People don’t necessarily make the connection between a credit union, which is a financial institution, and some of this work. But the difference is a credit union is a community-based self-help organization. So that’s where people pool their resources to help advance their economic needs. And when you have all these geo-political crises and these problems you read about in the news, they have an impact at the community level. Well, the credit union’s not going to go anywhere, and so people turn to their credit unions for solutions to take care of people or deal with their youth or when they’re impacted by a natural disaster or some conflict.
Tell us about your work in Peru to help communities retain young people and grow local economies.
We took a look at it, and our approach was what you would call a value-chain approach. And so we could map out what you needed for input, what kind of labor you need to produce a crop, what you’ll need to get that crop to market, and where you’re going to get the best return in the market. We found that just with the financing of the crops, we could increase household income. But if we increased it with the value-chain approach, we could increase household income by 30%.
What type of crops?
We introduced quinoa. And because it was gluten-free, it had a tremendous market opportunity, so it helped revitalize a lot of these rural communities in Peru. We also did oats financing, so the communities then could sell their oats to the local school feeding program, and it just revived these communities and gave these young people a new economic path.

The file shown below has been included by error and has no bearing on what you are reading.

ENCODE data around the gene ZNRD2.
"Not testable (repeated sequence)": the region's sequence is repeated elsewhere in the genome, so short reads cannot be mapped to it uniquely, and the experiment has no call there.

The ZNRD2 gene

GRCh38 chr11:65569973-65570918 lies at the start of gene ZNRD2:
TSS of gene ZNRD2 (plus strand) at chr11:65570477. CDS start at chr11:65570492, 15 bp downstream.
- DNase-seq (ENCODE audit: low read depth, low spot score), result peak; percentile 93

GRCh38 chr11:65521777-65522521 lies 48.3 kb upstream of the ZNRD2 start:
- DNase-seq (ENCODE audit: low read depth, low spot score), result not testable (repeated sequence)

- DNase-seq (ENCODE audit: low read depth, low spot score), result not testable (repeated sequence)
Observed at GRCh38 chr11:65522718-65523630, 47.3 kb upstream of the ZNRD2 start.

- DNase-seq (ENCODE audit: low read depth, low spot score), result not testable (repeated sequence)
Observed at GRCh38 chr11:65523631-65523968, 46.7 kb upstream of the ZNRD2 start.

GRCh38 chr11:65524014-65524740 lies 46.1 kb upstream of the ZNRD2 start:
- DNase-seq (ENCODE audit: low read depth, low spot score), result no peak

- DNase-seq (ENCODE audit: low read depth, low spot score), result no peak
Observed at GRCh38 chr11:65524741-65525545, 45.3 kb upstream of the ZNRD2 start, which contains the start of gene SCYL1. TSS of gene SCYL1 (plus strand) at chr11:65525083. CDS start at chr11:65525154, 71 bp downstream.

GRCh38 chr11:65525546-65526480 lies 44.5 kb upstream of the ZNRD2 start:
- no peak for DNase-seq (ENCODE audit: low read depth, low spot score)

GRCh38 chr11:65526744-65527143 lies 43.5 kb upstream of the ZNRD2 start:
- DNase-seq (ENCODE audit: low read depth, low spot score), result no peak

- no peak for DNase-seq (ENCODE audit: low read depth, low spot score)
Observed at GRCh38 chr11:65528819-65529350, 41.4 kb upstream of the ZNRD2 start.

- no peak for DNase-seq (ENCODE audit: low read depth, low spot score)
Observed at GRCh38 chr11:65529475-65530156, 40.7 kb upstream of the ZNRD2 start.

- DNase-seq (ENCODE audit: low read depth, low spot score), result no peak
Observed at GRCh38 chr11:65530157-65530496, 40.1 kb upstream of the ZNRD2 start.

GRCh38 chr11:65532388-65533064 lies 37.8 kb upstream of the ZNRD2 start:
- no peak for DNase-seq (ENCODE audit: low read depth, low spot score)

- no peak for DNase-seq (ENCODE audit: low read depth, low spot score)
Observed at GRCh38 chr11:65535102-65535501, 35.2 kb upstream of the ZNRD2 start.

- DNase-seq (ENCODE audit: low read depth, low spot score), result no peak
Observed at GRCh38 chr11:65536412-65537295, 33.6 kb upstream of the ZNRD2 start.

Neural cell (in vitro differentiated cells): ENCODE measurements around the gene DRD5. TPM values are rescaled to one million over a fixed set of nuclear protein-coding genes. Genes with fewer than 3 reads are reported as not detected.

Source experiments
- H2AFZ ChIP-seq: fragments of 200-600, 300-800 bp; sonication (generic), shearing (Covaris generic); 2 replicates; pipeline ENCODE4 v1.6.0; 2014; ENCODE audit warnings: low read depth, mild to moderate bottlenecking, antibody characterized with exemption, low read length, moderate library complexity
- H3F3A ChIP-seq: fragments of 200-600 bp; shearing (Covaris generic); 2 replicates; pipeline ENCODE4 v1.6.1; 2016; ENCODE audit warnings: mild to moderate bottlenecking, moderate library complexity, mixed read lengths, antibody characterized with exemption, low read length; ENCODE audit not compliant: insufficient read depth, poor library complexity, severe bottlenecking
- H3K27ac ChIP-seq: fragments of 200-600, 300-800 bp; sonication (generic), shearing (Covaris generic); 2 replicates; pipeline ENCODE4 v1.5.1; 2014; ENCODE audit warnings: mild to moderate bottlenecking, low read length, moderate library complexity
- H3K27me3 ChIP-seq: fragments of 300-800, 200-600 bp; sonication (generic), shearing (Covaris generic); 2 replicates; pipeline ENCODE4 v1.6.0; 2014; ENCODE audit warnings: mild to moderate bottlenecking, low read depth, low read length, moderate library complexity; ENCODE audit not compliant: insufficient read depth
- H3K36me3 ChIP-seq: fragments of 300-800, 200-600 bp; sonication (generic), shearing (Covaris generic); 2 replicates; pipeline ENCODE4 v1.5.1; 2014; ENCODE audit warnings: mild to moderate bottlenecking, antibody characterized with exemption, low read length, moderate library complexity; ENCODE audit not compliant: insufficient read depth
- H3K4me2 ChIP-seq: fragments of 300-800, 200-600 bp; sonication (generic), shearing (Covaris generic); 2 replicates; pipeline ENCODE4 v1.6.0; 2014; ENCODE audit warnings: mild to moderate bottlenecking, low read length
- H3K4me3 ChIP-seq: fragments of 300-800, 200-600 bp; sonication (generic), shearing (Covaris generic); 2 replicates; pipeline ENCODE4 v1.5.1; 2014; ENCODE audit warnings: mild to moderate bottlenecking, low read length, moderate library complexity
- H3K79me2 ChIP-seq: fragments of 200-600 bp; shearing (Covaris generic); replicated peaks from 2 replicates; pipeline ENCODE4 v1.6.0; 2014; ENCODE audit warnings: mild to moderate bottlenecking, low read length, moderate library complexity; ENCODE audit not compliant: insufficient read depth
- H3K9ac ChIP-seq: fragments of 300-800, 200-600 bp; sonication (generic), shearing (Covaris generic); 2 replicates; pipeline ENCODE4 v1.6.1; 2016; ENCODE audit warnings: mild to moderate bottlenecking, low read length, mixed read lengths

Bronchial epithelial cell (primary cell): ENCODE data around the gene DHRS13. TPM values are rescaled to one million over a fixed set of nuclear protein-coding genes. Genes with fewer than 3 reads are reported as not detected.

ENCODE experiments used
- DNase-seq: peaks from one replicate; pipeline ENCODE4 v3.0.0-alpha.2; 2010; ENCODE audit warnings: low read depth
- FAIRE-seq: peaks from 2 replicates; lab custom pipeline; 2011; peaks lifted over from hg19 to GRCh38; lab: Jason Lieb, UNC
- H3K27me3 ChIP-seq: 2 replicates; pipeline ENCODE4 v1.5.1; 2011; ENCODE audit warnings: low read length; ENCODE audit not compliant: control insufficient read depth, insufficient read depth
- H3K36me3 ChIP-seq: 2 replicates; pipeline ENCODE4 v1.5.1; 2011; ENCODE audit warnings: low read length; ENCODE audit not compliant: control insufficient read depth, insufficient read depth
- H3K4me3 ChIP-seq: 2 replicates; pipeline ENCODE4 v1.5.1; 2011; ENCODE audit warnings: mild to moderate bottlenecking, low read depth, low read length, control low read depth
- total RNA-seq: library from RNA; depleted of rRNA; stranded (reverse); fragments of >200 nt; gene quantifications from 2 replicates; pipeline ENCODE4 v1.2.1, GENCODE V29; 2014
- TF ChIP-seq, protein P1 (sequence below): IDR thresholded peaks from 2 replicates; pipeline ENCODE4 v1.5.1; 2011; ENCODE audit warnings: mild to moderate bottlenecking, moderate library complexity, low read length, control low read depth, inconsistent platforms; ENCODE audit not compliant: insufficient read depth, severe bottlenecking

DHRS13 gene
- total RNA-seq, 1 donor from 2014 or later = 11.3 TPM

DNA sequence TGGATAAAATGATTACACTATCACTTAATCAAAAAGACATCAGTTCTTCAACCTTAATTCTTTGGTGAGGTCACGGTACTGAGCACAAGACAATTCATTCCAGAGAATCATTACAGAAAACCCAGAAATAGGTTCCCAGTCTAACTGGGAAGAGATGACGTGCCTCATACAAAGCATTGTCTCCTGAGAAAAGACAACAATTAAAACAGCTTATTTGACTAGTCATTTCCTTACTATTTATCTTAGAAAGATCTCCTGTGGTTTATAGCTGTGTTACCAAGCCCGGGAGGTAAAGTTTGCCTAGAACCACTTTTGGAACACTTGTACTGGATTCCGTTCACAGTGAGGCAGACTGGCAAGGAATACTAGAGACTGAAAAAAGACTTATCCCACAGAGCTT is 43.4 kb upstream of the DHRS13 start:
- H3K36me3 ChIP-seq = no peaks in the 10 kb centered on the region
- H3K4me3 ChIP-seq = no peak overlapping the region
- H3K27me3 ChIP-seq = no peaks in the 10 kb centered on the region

How has technology aided your efforts in developing countries?
The digitization revolution in financial services means we can reach some of the most remote geographic locations and some of the lowest income people for very minimal transaction costs to provide them service. For people to leave their home or leave their work to pay to travel to town, stand in line (to do banking) and pay to go back, it’s a huge cost to them for a very small amount of savings. So, in Guatemala, we started with mobile officers that we would put on motorcycles and they would do a circuit in a rural area. But the riders coming back were saying they could get a cell signal out there so then we could arm them with a hand-held computer and printer. People saw these devices, and it generated this tremendous confidence, and we had huge growth in these remote areas. That lead to systems being placed permanently in small rural general stores where the shop owner serves as an agent, and it greatly expanded access.
One of your first experiences was with then-Polish President Lech Walesa in the early 1990s. What was that like?
It was a very special experience for me. One of the first programs I was involved in was with the Polish credit unions. And Lech had sent some of his people to the U.S. to learn about credit unions because to them political freedom and independence were things they were very committed to and they wanted a sense of economic freedom. The notion of a financial institution that was owned and controlled by its members resonated with them. It’s now one of the largest financial systems in Poland and today it’s an anchor and a network that we use to provide support and training to credit unions through Eastern Europe and Central Asia.
What will you do in retirement?
I’m going to stay in one place. I’m not going to travel as much. My wife and I have lots of plans to do things together. We have a home in Sister Bay where we’ll spend a lot of time on the water, and I enjoy carpentry. I like to do things with my hands.